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​NASA's next satellite wants to know where all our carbon dioxide is going

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Scientists have a pretty good idea what man-made greenhouse gasses are doing in our upper atmosphere, but not all of humanity's emissions stay up there. A good deal of that gas floats back down to Earth, seeping into the world's oceans and being absorbed by soil and plants on land. We're all familiar with this process, but NASA is looking for specifics: where on Earth, exactly, is this gas going, and why haven't we seen an increase in forestation to keep pace with our increased carbon emissions? That's what NASA's Jet Propulsion Laboratory hopes to find out. Tomorrow, it's launching Orbiting Carbon Observatory-2 -- a satellite built specifically to keep an eye on how carbon dioxide is distributed across the globe.

The satellite mission tasks it with surveying specific spots on Earth every 16 days by recording the type of sunlight that reflects off of the atmosphere. Scientists can measure CO2 by evaluating the color and intensity of these reflections, and will compare this data to carbon measuring devices on the ground to map out where our emissions are going. NASA hopes to use this data to create better predictions for future atmospheric carbon increases. It's not as exciting as one of SpaceX's launches, but missions like this are the stuff that could help keep Earth clean in the long run. The Orbiting Carbon Observatory is scheduled to launch in the early hours of July 1st. Check out the source links below for full details.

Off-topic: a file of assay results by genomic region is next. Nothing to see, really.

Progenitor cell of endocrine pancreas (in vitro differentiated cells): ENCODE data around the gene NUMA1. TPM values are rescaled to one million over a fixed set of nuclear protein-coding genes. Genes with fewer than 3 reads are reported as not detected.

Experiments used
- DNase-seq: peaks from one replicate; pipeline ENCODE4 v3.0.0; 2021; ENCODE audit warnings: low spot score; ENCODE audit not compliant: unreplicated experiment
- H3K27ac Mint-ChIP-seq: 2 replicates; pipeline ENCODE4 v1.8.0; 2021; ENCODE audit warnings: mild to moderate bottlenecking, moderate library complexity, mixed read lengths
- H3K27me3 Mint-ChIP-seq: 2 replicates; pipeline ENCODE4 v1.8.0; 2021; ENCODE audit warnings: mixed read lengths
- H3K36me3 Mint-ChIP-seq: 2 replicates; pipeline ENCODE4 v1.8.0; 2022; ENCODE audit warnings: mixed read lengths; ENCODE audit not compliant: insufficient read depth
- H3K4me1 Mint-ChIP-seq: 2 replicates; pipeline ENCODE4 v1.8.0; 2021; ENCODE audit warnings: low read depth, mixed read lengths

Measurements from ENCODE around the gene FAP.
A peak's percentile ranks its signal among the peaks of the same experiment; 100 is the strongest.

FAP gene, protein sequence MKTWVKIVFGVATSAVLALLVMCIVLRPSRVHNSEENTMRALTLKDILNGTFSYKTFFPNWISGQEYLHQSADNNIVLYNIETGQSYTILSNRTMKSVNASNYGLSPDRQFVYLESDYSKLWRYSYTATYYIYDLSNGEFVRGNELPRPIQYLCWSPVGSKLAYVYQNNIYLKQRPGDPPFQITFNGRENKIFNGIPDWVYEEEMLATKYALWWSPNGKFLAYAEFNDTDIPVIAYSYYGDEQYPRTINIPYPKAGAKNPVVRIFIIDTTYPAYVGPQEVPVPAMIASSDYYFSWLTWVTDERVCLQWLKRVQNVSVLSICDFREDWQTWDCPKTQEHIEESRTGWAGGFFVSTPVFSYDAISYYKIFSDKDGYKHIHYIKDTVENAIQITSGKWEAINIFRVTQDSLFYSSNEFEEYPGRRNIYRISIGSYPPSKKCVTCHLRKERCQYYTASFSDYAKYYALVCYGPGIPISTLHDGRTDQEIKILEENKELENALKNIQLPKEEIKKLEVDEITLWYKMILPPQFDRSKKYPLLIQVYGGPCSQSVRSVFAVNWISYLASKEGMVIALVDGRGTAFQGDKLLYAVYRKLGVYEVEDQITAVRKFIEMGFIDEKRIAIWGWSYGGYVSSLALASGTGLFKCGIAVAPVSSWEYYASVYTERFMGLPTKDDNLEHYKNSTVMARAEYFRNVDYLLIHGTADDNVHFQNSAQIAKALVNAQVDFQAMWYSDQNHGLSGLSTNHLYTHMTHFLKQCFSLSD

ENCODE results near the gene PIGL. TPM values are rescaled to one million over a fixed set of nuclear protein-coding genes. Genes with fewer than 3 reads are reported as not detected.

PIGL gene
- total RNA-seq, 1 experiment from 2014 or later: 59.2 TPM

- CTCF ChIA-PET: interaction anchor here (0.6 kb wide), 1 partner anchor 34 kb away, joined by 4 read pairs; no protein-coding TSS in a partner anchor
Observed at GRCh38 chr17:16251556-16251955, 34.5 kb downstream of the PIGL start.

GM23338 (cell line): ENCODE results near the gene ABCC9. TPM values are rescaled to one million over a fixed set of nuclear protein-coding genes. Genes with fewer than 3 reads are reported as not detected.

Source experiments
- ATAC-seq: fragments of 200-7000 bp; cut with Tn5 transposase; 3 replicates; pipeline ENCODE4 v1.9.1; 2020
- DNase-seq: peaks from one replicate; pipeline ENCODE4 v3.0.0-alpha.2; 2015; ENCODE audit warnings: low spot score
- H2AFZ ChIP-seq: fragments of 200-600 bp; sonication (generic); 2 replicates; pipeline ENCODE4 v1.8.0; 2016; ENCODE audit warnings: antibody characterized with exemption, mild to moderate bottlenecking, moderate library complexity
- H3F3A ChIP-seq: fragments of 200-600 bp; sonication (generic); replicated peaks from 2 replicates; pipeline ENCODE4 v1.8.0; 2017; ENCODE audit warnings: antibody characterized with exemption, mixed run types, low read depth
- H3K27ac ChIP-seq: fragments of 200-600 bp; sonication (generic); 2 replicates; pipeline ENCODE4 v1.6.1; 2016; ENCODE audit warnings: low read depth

Update: A day later than originally planned, the OCO-2 satellite is about to be blasted skyward from Vandenberg Air Force Base in California, and you can watch the launch live on NASA TV.

[Image credit: NASA/JPL-Caltech]

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